As we took off I prayed a few prayers, especially for safety, strength (both physically and mentally), and the presence of mind to be able to get solid work done/think through creative solutions for my clients. I wanted to have an interesting tip too, something to write about.  And then I prayed for safety just a bit more.

One hour five minutes later, we touched down , Maiduguri International Airport. Nothing remotely international (or even national) about it, but we’ll discuss this and more tomorrow morning when the next instalment is up. Tomorrow.

Awwww, I really like Tony! I remember meeting him at church once (House on The Rock The Refuge), but I don’t remember if that was the first time we met or if we’d met before. I also know he called me on my birthday this year, whoop! And he has a brother in the Army, who is on the frontlines of this fight against Boko Haram. Kai, I don’t know if I would be able to sleep at night ever if my brother was in the Army… then if he was in the Army and actually fighting! My poor heart. I’m just grateful his brother is fine, and ask that we all keep him in our prayers please?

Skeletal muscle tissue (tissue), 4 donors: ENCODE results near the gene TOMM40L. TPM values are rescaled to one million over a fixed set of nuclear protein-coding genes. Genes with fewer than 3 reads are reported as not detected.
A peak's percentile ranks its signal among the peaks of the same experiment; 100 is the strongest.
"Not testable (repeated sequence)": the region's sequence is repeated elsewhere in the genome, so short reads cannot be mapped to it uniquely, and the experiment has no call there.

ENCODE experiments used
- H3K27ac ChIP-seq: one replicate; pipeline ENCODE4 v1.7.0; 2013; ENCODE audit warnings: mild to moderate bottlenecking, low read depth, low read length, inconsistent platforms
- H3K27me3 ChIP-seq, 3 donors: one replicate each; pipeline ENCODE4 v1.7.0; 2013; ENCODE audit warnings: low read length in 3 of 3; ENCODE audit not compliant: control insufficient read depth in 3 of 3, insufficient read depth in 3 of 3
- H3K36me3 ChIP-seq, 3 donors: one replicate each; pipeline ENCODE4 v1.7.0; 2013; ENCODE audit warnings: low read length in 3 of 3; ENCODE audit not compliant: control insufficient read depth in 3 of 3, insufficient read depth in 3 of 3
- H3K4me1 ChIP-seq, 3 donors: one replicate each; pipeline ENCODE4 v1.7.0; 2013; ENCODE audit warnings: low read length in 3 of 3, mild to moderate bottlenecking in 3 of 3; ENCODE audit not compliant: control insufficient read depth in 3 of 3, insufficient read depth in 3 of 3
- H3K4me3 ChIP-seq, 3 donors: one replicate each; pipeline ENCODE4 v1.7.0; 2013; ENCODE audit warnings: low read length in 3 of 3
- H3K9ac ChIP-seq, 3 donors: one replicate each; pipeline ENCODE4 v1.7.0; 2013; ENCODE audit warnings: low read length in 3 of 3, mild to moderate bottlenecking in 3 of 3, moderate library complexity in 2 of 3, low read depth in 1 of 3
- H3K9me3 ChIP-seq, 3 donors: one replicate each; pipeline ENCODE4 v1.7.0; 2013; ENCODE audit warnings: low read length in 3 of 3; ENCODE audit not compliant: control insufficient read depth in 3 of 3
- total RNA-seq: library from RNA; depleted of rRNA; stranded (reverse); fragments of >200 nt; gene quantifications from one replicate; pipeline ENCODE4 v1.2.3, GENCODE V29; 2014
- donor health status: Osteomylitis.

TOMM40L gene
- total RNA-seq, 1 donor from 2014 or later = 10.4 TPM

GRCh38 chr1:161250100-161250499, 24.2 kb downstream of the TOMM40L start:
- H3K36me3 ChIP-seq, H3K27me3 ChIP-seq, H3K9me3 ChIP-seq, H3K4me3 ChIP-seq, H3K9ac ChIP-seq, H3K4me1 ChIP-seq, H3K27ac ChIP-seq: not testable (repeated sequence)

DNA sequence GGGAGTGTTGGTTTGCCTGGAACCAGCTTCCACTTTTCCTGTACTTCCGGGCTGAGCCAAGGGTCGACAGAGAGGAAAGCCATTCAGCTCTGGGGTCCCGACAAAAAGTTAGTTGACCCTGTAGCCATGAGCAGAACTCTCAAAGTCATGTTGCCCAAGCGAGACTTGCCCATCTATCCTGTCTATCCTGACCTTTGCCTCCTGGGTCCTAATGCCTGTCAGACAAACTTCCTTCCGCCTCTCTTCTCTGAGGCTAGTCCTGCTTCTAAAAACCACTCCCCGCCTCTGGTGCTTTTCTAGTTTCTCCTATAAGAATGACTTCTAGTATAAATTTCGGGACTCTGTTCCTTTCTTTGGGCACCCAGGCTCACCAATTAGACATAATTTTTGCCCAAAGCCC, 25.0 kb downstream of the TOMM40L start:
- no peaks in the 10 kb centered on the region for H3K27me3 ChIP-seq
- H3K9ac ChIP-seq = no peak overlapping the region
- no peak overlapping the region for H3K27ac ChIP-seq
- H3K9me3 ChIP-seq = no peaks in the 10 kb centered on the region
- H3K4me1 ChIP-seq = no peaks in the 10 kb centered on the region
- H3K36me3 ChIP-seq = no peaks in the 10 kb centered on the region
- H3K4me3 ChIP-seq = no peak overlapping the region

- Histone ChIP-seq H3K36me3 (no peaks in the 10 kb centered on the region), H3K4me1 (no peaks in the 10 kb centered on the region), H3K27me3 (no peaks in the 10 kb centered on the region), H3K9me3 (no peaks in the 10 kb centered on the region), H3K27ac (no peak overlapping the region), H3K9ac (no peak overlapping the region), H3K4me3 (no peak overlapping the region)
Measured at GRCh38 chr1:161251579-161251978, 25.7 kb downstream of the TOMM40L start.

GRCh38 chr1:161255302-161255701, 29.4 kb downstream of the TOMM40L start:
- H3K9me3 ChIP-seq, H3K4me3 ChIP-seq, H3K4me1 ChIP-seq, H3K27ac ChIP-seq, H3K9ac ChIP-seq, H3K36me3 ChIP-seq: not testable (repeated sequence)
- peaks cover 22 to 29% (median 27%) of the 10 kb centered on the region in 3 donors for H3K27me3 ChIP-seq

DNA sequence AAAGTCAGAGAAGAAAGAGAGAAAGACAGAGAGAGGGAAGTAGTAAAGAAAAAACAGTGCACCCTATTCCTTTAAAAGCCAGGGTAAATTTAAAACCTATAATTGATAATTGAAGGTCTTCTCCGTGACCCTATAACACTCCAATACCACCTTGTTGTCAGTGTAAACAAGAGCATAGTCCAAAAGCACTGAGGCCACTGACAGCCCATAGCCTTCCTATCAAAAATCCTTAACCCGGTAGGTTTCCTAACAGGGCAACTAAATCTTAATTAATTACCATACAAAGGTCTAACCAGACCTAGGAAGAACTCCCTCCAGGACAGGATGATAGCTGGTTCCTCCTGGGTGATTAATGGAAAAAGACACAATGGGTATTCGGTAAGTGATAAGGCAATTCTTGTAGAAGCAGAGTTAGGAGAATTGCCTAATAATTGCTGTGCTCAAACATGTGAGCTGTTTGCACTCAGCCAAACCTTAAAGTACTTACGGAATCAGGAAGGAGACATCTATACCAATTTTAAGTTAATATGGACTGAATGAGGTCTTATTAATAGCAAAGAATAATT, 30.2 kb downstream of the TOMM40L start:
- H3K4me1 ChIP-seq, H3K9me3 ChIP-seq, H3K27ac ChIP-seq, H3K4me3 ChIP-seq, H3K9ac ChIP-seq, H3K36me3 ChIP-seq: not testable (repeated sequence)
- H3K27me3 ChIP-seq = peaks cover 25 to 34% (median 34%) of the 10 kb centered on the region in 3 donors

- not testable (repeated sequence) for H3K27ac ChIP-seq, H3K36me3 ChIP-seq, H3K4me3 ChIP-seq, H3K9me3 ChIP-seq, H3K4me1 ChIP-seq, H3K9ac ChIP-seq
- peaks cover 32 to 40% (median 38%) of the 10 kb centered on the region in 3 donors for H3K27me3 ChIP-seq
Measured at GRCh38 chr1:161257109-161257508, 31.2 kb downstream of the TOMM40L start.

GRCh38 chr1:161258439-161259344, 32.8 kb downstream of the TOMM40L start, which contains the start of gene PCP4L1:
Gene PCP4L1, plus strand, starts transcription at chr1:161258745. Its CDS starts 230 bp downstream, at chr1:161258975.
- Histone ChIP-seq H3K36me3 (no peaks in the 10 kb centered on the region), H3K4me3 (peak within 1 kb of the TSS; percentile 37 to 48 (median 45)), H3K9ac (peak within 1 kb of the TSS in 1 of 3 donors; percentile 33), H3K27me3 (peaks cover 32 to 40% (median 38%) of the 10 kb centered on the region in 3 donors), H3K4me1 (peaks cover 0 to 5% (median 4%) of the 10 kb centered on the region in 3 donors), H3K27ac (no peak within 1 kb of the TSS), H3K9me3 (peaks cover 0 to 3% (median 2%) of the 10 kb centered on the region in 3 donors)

Tony’s entry is lovely, really lovely, and then it’s so powerful, like punchline after punchline! It resonates with me in a lot of ways and encourages me in a lot of ways, and I know it will do just that for you too.

My name is Tony Atambi. I’m Nigerian (proudly so). I’m a lawyer who currently lives and works in Abuja; also a Christian gentleman.

As with every other person, at the beginning of the year 2015, I was all pumped up and ready to go. Felt like new vistas had been opened up to me and I was just going to cruise through. You know that feeling I speak about.